Lockhead Aircraft Corp. Board Chairman Robert W. Haack said yesterday there is "no factual basis" for government charges that a Lockheed subsidiary overcharged about $8 million for steel used in a dozen ships it built for the Navy.

Haack protested that the charges, aired Monday at a Senate hearing by Renegotiation Board Chairman Goodwin Chase, have "never previously been brought to the company's attention."

Haack also complained that "confidential" business information was leaked to the press prior to the hearing and resulted in "misleading articles."

The Washington Post reported Monday that government investigators contend the subsidiary, Lockhead Shipbuilding and Constrution Co., built 12 vessels for the Navy but billed the government for enough steel to build 20.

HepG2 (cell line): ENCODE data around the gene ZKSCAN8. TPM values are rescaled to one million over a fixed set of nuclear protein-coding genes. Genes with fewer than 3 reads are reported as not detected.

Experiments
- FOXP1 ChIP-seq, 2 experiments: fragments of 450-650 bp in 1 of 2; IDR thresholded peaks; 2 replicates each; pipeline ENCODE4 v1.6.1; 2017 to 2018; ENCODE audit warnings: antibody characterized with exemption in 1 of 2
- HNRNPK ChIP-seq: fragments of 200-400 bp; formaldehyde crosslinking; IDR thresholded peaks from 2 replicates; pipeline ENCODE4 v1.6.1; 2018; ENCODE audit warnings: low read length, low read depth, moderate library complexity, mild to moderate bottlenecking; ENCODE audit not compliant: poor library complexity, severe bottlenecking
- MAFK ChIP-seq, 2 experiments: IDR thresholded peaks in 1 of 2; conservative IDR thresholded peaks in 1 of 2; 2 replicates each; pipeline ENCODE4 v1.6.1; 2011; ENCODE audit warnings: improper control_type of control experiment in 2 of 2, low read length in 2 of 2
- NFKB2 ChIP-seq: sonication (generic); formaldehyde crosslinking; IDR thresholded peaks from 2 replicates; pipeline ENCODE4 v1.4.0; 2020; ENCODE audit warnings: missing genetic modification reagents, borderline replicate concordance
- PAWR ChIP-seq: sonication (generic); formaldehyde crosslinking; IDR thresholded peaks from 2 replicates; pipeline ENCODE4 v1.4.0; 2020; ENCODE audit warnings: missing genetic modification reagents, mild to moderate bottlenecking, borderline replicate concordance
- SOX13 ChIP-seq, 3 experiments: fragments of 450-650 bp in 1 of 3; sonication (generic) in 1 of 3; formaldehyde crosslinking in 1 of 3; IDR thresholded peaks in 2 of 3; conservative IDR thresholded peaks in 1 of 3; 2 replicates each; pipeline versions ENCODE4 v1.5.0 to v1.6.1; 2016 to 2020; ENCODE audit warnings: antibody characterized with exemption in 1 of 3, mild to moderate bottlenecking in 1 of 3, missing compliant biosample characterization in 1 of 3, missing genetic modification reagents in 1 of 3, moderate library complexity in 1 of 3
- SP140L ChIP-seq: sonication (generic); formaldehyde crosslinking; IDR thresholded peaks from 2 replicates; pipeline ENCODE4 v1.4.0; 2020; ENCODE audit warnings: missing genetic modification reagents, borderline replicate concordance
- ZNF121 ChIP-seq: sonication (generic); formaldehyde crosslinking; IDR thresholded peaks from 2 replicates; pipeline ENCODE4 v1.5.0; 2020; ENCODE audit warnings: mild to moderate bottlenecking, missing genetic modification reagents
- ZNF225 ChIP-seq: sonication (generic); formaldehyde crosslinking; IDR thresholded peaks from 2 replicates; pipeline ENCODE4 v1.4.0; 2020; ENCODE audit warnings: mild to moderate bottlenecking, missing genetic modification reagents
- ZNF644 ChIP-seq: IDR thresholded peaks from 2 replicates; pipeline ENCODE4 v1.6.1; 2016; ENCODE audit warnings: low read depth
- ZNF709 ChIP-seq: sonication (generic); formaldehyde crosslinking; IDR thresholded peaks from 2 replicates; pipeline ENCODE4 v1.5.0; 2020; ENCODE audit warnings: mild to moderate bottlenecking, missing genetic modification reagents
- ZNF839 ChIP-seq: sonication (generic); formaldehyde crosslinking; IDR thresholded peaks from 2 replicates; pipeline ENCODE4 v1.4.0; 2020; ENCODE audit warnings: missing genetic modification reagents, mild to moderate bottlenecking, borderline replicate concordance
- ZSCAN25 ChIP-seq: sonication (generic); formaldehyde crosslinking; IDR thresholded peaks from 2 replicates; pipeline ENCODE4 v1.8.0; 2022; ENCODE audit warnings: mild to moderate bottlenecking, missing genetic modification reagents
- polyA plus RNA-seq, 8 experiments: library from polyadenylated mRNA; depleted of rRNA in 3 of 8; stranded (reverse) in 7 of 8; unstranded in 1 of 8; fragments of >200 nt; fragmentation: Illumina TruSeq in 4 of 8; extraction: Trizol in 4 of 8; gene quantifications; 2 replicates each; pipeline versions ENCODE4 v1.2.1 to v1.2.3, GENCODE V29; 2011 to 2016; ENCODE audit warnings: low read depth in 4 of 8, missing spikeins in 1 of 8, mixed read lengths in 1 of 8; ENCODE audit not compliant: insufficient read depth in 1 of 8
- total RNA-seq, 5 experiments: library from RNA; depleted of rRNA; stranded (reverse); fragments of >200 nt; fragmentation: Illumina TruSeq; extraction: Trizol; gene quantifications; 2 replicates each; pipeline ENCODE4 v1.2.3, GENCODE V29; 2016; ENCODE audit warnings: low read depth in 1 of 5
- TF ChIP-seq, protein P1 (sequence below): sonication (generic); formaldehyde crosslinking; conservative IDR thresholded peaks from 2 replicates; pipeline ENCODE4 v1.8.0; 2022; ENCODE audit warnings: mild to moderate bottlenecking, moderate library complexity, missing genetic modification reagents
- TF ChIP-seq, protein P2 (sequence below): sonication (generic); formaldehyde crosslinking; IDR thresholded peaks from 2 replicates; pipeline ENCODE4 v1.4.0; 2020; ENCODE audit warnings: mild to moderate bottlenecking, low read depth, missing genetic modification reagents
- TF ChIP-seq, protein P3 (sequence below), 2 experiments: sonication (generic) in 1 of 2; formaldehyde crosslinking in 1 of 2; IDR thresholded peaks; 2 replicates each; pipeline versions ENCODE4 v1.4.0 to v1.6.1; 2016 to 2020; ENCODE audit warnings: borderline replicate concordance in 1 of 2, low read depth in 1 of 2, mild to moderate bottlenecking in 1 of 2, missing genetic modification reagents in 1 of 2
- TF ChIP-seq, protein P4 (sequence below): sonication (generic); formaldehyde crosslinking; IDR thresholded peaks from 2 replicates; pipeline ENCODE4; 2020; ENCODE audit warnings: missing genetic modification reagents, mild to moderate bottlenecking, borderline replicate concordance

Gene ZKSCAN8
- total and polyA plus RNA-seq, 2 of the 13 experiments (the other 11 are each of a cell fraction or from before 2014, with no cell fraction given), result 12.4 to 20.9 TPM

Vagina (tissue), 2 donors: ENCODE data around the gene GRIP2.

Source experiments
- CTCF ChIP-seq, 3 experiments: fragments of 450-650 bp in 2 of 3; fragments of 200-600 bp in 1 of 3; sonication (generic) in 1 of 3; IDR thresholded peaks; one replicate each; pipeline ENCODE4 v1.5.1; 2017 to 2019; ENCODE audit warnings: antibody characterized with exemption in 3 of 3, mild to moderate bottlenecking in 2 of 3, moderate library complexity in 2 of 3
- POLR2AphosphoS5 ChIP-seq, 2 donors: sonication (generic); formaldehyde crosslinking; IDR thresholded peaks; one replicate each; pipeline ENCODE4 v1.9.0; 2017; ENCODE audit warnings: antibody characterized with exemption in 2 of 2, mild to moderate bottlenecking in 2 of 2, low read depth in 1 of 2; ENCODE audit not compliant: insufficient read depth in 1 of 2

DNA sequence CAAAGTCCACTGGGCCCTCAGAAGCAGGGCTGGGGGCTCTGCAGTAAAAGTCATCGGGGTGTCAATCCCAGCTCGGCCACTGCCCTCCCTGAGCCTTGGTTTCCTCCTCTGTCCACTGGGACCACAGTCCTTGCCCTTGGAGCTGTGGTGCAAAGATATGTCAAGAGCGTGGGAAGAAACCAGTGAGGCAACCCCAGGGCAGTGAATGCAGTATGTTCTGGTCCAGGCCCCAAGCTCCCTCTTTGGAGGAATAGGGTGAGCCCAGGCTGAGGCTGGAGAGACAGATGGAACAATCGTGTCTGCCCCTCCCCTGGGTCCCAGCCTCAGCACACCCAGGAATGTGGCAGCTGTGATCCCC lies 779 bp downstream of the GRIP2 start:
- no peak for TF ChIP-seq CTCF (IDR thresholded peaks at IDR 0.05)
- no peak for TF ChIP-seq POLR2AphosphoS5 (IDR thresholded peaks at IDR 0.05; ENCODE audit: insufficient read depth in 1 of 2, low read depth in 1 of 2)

"We know of no factual basis for this accusation," said Haack.

Haack also objected to an investigator's report, quoted by The Post, that it was difficult to trace Lockhead bookkeeping entries because "many records were destroyed." No documents "have been deliberately destroyed to avoid scrutiny" by investigators, he said.

Noting that the Lockhead case was cited Monday by Renegatiation Board members as an example of why they need broader powers to recover excees prof its on defense contracts, Haack said he "can only conclude that the issue of confidential business data has been deliberately planned in an attempt to support questionable legislation that cannot be defended on its own merit."